backyardnature.com is   backyard nature,  backyard wildlife,   and green business for consumers
backyard lawn and garden plants including mushrooms in forestry and urban natural areas
Homepage

HOME & GARDEN
Animals: Pets & Wildlife
Home Improvement
Natural Housing
Gardening
Lawncare
Conservation Tips

Green & Sustainable
Urban Agriculture & Farming
Organic Food
Energy Efficiency
Transportation
Community
Nature Tips
Health
TRAVEL to SoCal
Eco & Nature Travel
California Nature
California Beach Communities
Hiking & Camping
Events Calendar
California Green Solutions
KIDS EYE VIEW
Squirrels
Birds
Bird Profiles
Buddy's Diner
Insects & Weird Critters
Plants & Green Stuff
Other Fun Stuff
Nature Education Center
Naturalists
INSPIRATION ETC.
Scrapbook
California Scrapbook
Japan Scrapbook
Naturalists & Heroes
Backyard Blessings
Nature Education
Nature Art & Illustration
Nature Films & Video



"Every child should have mud pies, grasshoppers, waterbugs, tadpoles, frogs & turtles, elderberries, wild strawberries, acorns, hickory nuts, trees to climb, animals to pet, hayfields, pine cones, rocks to roll, sand, snakes, huckleberries and hornets – and any child who has been deprived of these has been deprived of the best part of his education." -Luther Burbank 1849 - 1926
ABOUT US
Published by
Solutions For Green We also publish California Green Solutions and a series of blogs about healthy living solutions.

PRIVACY POLICY
We don't share your information with anyone else. We ask that parents subscribe to the newsletter. We respect our community's children. We believe we are part of "our village" and need to care for one another.

california native plants are poppies for wildflowers and native plant ecosystem

For more sustainable business information, visit CaliforniaGreenSolutions.com for Sustainable Workplace and Green Products, www.SunshineByDesign.com and ~ Movie Industry Marketing for Indie Filmmaking Tips Arkansas Pet Services ~ BLTNetwork.com for Lifestyles ~ Home and Garden Habitat, Organics and Sustainability
organic foods, organic landscaping, organic farming and organic products for babies, kids and adults.

Ugly Bug Contest - Til December 15

“You’ve just entered another dimension – a dimension of insects, a micro dimension, where milkweed bugs, assassin bugs, crickets and fruit flies crawl, walk or fly side by side to show off features that are the envy of the insect world and quite possibly beyond.” This is the introduction of a video announcing the 2010 Ugly Bug Contest.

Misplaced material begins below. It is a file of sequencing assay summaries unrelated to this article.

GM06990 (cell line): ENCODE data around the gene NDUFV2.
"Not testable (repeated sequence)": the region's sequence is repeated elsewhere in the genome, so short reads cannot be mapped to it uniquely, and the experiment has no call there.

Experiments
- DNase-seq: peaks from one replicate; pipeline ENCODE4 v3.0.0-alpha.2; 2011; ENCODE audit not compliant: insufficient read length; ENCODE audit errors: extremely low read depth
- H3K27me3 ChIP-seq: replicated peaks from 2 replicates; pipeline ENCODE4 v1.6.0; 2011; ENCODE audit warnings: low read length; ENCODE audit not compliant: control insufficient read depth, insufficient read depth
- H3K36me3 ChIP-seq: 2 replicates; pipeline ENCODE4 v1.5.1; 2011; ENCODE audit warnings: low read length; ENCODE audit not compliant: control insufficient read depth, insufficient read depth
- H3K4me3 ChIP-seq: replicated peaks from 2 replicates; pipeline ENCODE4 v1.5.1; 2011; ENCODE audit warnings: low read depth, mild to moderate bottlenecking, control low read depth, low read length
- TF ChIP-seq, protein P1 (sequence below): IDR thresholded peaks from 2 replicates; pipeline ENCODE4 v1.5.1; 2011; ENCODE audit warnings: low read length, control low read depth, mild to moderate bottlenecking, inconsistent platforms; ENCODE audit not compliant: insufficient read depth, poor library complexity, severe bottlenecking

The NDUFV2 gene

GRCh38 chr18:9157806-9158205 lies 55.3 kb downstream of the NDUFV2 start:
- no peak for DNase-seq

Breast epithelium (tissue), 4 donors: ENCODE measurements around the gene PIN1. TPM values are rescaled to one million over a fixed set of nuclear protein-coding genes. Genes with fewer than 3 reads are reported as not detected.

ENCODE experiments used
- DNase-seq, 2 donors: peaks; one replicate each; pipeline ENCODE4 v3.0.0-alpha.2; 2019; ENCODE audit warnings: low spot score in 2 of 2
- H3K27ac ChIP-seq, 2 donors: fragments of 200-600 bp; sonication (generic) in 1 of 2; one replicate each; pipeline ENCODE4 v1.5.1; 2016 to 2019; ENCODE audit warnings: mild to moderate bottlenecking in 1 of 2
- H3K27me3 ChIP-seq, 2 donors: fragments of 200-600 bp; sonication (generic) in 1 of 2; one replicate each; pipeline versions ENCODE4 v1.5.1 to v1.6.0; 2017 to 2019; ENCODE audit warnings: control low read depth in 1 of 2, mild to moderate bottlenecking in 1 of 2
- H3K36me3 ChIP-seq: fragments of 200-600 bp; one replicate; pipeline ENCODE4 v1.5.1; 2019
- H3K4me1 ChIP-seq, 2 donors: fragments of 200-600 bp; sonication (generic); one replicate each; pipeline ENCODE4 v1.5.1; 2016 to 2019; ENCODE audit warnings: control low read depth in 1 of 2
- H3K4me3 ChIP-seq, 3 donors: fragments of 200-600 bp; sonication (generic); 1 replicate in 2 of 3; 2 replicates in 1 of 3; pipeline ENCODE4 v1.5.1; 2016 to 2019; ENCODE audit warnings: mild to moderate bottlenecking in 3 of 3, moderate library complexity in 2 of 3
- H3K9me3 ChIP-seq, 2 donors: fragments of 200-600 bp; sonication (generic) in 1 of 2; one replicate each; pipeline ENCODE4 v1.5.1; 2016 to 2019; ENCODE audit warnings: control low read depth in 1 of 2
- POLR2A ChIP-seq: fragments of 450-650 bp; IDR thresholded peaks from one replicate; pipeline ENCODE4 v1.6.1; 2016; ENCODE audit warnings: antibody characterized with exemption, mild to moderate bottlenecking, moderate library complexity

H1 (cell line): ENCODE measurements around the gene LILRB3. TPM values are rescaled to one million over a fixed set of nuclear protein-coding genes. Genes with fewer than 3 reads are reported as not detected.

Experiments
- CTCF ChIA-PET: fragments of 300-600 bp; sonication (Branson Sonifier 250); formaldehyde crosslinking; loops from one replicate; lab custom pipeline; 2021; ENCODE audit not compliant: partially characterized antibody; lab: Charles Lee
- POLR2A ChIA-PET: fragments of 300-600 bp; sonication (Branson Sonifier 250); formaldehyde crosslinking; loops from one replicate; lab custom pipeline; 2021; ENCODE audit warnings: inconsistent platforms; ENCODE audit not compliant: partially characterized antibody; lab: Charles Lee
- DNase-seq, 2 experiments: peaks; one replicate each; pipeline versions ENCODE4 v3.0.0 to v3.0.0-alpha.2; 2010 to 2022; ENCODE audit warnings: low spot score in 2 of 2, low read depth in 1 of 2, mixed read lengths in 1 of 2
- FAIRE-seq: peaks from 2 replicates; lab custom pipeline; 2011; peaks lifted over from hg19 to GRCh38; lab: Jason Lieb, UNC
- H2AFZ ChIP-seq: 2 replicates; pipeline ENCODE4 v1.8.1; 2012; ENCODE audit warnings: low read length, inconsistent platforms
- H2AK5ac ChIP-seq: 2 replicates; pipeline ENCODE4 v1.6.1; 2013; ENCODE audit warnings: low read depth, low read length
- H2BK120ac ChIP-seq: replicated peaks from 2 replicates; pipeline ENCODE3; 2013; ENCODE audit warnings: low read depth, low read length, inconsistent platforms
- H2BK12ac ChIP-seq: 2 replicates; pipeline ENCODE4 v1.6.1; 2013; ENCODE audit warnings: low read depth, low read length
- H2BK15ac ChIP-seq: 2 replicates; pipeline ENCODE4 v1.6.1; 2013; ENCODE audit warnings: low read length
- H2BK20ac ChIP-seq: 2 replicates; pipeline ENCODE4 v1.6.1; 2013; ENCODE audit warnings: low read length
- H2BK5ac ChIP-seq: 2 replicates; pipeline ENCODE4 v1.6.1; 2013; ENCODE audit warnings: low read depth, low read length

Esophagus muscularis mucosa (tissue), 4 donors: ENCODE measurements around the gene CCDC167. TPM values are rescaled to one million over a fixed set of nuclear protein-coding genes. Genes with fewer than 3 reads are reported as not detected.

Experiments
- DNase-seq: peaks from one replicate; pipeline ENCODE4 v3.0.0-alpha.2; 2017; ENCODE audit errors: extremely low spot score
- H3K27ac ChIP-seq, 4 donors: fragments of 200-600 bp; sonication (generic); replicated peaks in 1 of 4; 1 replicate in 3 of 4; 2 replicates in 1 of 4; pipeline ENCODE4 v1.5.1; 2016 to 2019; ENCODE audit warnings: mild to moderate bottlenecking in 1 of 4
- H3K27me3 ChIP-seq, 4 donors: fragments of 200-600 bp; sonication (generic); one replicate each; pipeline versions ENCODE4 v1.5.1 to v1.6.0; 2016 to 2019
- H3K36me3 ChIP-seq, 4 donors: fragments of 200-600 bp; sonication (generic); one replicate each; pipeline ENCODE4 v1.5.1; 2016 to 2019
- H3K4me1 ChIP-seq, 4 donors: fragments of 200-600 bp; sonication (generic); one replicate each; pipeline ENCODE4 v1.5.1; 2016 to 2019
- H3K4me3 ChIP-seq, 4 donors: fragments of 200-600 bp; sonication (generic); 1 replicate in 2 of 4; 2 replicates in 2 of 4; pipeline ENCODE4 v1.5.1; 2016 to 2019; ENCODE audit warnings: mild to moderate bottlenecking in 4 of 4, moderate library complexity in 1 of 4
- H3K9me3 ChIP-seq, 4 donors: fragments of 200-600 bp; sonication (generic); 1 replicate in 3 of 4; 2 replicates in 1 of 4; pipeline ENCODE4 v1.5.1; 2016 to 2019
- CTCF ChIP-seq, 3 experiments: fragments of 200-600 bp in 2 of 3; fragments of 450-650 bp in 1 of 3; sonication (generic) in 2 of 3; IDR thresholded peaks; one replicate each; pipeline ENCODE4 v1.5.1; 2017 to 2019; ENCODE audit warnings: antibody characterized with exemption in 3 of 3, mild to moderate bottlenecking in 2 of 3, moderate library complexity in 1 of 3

Last year’s Ugly Bug Contest attracted insect enthusiasts from around the world. Some 8,025 insectophiles cast their vote for their favorite ugly bug. This year, voters will have until Dec. 15 to show their support for the bug they deem the most fascinating, unique, or downright detestable. Until then, each bug’s fate hangs in a virtual balance.

The adaptation of the Twilight Zone theme for this year’s video is well-suited for a contest whose contenders, all somewhat alien to a human viewer, resemble creatures one might see on the show. The house cricket, for example, with its passion for decayed insects while dining, resembles a flesh-eating zombie; while the assassin bug, whose beak-like mouthparts inject toxic saliva into its prey, becomes multiply monstrous in multifaceted eyes of insect victims.

Other creatures determined to be crowned the ugliest bug of 2010 include the earwig, flour beetle, fruit and house flies, male ant, milkweed bug, jewel wasp and yellow dragonfly. The Ugly Bug video is at.

The annual contest, now in its third year at Arizona State University, was created by Marilee Sellers of Northern Arizona University in Flagstaff, Ariz. For 10 years, it was a local fixture – part of the Flagstaff Festival of Science and the Mount Campus Science Day. In 2008, Sellers teamed up with ASU’s Charles Kazilek to bring the competition to the Web.

The contest is housed online in connection with ASU’s popular children’s science education website “Ask A Biologist” created by Kazilek, director of technology innovation and outreach in ASU’s School of Life Sciences, in the College of Liberal Arts and Sciences.